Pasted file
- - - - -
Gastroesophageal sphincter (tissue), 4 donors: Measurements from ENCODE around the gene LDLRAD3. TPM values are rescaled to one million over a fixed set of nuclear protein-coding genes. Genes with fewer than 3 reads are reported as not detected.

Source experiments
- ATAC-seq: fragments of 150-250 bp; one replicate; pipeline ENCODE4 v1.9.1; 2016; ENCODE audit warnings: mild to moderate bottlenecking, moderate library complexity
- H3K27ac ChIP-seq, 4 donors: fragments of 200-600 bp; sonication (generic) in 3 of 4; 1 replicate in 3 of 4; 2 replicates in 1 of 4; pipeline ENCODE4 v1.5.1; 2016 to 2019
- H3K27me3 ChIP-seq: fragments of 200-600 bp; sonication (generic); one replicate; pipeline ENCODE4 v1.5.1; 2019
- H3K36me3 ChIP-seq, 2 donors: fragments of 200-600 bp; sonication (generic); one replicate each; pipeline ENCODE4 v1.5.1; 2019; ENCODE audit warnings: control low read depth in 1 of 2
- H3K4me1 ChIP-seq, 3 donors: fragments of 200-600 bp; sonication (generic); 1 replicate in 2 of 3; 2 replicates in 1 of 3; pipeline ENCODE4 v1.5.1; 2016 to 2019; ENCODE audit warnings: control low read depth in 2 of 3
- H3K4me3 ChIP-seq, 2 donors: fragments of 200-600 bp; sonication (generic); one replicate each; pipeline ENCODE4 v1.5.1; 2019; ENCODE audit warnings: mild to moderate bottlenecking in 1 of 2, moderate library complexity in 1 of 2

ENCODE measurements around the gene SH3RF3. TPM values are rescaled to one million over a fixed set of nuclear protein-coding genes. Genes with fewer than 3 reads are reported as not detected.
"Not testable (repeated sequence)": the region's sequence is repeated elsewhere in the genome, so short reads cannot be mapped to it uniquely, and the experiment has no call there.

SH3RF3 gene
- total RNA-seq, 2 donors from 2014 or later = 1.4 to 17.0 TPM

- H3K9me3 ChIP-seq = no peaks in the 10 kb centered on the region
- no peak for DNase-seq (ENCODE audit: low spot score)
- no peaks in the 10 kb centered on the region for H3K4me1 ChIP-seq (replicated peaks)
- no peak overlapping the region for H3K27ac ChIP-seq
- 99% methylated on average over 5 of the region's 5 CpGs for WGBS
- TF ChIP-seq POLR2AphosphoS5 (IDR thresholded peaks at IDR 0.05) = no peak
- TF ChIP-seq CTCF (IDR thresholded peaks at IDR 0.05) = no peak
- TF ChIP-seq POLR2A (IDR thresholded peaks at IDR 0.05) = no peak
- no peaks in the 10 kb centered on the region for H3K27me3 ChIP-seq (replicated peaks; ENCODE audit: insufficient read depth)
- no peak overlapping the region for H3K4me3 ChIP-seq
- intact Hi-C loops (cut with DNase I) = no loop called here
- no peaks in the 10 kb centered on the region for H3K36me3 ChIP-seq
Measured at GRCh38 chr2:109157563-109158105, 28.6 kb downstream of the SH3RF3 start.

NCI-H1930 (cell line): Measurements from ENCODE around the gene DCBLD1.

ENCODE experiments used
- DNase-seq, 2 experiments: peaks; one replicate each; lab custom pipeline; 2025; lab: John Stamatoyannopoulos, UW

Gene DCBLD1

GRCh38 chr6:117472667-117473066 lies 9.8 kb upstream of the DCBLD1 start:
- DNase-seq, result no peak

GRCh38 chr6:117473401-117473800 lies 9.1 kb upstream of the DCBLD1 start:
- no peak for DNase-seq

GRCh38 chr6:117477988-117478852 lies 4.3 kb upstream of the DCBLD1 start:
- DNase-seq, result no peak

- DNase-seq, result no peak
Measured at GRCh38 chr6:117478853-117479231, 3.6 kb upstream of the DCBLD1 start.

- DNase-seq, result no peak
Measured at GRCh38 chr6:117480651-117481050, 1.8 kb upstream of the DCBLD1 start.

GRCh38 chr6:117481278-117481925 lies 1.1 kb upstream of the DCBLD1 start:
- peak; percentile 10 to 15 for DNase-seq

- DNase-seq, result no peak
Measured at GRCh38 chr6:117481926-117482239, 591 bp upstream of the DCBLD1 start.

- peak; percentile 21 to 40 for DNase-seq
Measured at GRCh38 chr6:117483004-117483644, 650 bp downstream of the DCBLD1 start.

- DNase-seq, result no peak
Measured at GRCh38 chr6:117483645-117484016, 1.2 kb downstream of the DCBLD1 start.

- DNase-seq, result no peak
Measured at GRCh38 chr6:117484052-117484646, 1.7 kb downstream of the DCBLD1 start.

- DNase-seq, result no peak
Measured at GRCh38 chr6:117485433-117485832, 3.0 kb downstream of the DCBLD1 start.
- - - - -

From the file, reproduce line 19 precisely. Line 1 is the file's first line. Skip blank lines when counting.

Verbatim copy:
- TF ChIP-seq CTCF (IDR thresholded peaks at IDR 0.05) = no peak